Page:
Because credences can be represented by real numbers, they admit of arbitrarily high degrees of precision: the credence a person should have that their candidate will win the election could be 0.6172935479 … . However it seems that sometimes, especially when people are ignorant about the probability that a given event will occur, their credences should be
imprecise. Imprecise credences can be represented as an interval. So a person’s credence that their candidate will win the election could be the interval [0.6, 0.65] instead of a precise credence within that interval (Bradley 2014).
Degrees of belief are usually expressed using real numbers ranging from 0 to 1, where 0 means that the person thinks the proposition is certainly false, 1 means that they think the proposition is certainly true, and 0.5 means that they think that it is just as likely to be true as it is to be false (Hájek
2011). For example, if all of the evidence a person has suggests that there's a 73% chance of rain tomorrow, then their credence that it will rain tomorrow should be 0.73.
Rational credences follow the probability axioms. For example: it is irrational to think that "the sky is blue and it is raining" is more likely than "it is raining" (Wikipedia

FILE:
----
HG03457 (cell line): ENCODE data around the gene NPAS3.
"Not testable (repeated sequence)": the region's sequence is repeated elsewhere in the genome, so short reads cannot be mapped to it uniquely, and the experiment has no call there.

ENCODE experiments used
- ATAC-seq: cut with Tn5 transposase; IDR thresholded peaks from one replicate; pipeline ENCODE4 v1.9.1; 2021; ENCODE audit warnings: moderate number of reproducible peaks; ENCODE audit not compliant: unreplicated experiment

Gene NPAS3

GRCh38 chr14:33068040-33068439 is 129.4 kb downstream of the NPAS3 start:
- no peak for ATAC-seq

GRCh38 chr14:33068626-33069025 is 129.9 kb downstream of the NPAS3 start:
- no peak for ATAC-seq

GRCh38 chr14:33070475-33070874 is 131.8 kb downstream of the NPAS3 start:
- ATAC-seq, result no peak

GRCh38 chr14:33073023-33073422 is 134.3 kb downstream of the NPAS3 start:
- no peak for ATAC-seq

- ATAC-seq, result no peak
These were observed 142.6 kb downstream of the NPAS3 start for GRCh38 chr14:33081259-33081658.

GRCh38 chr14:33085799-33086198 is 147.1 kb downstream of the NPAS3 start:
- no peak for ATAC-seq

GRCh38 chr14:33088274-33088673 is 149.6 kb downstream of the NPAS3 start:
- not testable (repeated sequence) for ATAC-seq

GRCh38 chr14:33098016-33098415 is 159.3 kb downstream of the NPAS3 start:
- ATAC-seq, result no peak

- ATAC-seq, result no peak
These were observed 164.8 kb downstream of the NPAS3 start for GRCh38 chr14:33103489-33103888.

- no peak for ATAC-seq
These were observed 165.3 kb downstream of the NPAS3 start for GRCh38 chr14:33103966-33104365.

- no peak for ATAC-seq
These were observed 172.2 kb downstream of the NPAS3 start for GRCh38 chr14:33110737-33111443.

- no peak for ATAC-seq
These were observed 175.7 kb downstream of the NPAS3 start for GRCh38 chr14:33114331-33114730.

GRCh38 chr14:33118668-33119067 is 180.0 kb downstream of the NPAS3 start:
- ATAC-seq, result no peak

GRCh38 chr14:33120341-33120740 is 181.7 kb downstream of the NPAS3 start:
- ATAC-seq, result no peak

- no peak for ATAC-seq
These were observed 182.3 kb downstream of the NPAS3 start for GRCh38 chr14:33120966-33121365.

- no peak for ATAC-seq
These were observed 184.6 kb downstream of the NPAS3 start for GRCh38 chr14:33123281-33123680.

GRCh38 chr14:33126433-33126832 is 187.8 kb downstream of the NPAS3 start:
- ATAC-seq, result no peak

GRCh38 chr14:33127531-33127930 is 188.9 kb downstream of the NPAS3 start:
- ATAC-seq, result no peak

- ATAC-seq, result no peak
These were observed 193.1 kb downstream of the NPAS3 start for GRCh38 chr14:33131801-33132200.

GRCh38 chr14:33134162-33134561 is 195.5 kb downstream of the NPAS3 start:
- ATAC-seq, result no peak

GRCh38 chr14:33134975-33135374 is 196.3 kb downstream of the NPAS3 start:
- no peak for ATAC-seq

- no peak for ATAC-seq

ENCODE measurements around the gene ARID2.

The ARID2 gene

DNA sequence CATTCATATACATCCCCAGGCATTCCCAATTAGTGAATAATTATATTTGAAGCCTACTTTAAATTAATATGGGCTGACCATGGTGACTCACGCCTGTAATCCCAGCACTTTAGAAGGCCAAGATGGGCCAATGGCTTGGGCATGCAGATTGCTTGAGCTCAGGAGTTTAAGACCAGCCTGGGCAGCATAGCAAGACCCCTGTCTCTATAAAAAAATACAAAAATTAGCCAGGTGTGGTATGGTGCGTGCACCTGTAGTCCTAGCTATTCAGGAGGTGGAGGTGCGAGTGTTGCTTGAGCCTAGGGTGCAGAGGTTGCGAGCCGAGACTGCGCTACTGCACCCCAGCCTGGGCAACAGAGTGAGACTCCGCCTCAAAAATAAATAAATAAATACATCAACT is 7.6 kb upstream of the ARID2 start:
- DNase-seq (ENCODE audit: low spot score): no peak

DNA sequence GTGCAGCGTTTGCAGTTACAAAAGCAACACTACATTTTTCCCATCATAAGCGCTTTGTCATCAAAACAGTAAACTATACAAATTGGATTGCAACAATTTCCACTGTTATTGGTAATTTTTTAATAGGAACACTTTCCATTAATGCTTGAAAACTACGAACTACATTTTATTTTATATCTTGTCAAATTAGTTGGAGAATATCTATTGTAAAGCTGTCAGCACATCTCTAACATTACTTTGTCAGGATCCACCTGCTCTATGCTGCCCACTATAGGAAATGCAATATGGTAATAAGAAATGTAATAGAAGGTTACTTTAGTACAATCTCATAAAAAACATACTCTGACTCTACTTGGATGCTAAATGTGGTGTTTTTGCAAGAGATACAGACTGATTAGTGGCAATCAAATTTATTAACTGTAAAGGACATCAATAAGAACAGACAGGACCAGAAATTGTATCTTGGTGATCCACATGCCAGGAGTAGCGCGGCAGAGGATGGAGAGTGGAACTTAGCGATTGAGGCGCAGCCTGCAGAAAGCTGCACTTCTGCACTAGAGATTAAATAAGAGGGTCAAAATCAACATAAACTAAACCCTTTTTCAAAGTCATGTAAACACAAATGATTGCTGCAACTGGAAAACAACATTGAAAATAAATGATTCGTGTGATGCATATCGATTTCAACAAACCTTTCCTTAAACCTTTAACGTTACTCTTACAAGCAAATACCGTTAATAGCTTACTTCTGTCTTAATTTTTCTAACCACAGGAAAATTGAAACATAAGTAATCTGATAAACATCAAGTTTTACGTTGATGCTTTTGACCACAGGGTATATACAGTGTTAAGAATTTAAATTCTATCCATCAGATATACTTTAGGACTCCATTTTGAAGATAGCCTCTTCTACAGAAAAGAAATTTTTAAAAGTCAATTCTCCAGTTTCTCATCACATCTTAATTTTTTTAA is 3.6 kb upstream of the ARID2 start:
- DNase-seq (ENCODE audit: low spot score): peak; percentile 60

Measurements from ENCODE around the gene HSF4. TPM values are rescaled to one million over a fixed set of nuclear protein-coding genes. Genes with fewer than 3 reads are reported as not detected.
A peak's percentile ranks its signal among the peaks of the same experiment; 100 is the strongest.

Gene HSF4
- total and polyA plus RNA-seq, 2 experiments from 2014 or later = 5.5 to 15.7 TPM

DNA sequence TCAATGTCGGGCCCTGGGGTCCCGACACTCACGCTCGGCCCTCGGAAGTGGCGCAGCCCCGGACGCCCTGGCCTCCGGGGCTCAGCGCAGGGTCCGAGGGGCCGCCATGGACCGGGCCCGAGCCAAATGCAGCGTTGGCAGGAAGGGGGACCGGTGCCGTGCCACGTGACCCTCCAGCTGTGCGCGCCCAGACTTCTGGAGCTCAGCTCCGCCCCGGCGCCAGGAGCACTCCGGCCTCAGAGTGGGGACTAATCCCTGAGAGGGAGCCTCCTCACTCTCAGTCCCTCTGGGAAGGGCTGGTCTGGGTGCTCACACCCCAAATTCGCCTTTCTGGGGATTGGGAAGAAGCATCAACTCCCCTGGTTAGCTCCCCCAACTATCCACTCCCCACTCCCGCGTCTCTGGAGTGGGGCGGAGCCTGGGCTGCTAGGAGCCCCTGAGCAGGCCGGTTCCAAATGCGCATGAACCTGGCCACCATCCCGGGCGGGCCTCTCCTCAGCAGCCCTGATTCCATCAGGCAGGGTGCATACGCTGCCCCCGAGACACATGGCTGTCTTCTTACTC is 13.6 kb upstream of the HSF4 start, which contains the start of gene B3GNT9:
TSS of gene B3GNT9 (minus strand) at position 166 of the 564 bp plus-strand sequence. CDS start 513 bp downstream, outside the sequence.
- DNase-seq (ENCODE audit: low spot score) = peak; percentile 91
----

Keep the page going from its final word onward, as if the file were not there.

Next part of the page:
2016a). Credences are deemed more accurate the closer that they are to the truth (see Wikipedia 2016b): if the sky is blue, a credence of 0.3 that the sky is blue is more accurate than a credence of 0.2 that the sky is blue, even if neither is particularly good.
Seamus. 2014. Imprecise credences . In Edward Zalta (ed.), The Stanford Encyclopedia of Philosophy.
Alan. 2011. Interpretations of probability . In Edward Zalta (ed.), The Stanford Encyclopedia of Philosophy, sect. 3.3.
Discusses probabilities as degrees of belief in a proposition.
Wikipedia. 2016a. Probability axioms. Wikipedia. 2016b. Scoring rule.